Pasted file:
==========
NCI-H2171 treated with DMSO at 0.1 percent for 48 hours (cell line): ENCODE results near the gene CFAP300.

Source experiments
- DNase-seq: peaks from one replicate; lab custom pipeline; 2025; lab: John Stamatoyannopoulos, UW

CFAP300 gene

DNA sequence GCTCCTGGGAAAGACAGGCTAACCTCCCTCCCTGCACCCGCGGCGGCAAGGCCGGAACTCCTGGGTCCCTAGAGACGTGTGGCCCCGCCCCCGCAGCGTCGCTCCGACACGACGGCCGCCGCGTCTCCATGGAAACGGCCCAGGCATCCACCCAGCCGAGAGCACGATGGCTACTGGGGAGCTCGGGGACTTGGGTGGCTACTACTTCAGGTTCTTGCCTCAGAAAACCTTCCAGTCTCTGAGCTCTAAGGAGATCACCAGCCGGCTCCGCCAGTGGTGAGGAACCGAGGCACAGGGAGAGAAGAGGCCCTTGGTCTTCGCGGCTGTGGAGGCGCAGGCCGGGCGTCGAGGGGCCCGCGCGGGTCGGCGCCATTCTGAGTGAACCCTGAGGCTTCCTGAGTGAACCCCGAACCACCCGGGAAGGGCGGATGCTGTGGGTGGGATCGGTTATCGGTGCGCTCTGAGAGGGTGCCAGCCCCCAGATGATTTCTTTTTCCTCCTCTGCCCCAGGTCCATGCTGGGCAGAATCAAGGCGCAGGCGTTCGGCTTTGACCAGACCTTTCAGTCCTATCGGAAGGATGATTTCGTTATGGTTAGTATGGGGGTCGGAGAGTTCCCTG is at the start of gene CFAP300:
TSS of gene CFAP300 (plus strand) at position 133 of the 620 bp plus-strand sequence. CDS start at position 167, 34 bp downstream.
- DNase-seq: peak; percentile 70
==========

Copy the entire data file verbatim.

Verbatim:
NCI-H2171 treated with DMSO at 0.1 percent for 48 hours (cell line): ENCODE results near the gene CFAP300.

Source experiments
- DNase-seq: peaks from one replicate; lab custom pipeline; 2025; lab: John Stamatoyannopoulos, UW

CFAP300 gene

DNA sequence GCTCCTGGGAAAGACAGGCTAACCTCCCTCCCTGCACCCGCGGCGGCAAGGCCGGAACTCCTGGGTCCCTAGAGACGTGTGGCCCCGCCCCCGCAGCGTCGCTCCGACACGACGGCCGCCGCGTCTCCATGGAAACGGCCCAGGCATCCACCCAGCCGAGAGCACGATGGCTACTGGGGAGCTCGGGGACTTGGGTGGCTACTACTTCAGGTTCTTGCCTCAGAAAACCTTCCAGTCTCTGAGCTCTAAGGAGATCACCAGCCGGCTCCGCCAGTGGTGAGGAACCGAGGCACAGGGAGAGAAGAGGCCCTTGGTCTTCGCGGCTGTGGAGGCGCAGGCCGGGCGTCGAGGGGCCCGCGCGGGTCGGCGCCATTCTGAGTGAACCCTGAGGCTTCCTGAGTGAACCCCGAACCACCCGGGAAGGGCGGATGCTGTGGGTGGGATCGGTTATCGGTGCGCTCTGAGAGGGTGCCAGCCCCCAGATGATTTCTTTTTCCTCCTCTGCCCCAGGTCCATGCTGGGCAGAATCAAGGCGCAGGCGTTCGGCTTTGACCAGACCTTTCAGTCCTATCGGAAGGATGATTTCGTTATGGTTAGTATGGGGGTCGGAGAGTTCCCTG is at the start of gene CFAP300:
TSS of gene CFAP300 (plus strand) at position 133 of the 620 bp plus-strand sequence. CDS start at position 167, 34 bp downstream.
- DNase-seq: peak; percentile 70